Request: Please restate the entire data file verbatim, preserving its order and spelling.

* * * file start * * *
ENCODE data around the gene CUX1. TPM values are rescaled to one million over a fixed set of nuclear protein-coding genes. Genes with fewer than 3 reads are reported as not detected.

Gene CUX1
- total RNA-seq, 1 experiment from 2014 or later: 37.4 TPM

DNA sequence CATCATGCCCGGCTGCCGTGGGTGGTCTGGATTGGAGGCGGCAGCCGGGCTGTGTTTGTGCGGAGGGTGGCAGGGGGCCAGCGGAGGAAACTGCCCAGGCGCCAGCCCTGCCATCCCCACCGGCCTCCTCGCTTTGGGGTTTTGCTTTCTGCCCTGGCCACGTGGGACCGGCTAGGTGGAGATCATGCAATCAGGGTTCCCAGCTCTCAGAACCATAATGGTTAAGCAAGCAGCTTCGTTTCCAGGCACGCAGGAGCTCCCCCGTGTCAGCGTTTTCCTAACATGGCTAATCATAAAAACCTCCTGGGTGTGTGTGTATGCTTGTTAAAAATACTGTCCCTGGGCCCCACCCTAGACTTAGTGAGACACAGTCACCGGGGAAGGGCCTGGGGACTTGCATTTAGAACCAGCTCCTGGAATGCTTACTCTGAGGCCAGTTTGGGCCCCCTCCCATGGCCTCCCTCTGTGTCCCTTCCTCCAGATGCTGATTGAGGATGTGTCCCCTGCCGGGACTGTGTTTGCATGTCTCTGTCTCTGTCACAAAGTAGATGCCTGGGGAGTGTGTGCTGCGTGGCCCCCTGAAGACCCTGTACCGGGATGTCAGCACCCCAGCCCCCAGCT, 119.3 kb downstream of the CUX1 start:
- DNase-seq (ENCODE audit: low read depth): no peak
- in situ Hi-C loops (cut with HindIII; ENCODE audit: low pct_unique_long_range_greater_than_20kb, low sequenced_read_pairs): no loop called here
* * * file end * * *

ENCODE data around the gene CUX1. TPM values are rescaled to one million over a fixed set of nuclear protein-coding genes. Genes with fewer than 3 reads are reported as not detected.

Gene CUX1
- total RNA-seq, 1 experiment from 2014 or later: 37.4 TPM

DNA sequence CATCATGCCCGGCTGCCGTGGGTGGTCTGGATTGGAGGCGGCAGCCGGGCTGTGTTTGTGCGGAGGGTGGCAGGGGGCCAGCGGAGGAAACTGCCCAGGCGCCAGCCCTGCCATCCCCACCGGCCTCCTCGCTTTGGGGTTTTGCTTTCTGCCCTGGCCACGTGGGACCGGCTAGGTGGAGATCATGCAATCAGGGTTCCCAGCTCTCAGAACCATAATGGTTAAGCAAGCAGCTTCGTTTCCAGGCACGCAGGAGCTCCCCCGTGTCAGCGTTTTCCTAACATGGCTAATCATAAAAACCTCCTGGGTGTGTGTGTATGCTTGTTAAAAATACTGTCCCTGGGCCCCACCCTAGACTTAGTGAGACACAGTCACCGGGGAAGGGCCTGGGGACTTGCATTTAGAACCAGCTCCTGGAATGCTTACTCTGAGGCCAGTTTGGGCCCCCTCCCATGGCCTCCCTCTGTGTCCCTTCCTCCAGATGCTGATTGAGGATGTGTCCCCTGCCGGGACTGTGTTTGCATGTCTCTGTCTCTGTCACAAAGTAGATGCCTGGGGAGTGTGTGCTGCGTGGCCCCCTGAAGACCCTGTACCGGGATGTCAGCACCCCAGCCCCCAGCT, 119.3 kb downstream of the CUX1 start:
- DNase-seq (ENCODE audit: low read depth): no peak
- in situ Hi-C loops (cut with HindIII; ENCODE audit: low pct_unique_long_range_greater_than_20kb, low sequenced_read_pairs): no loop called here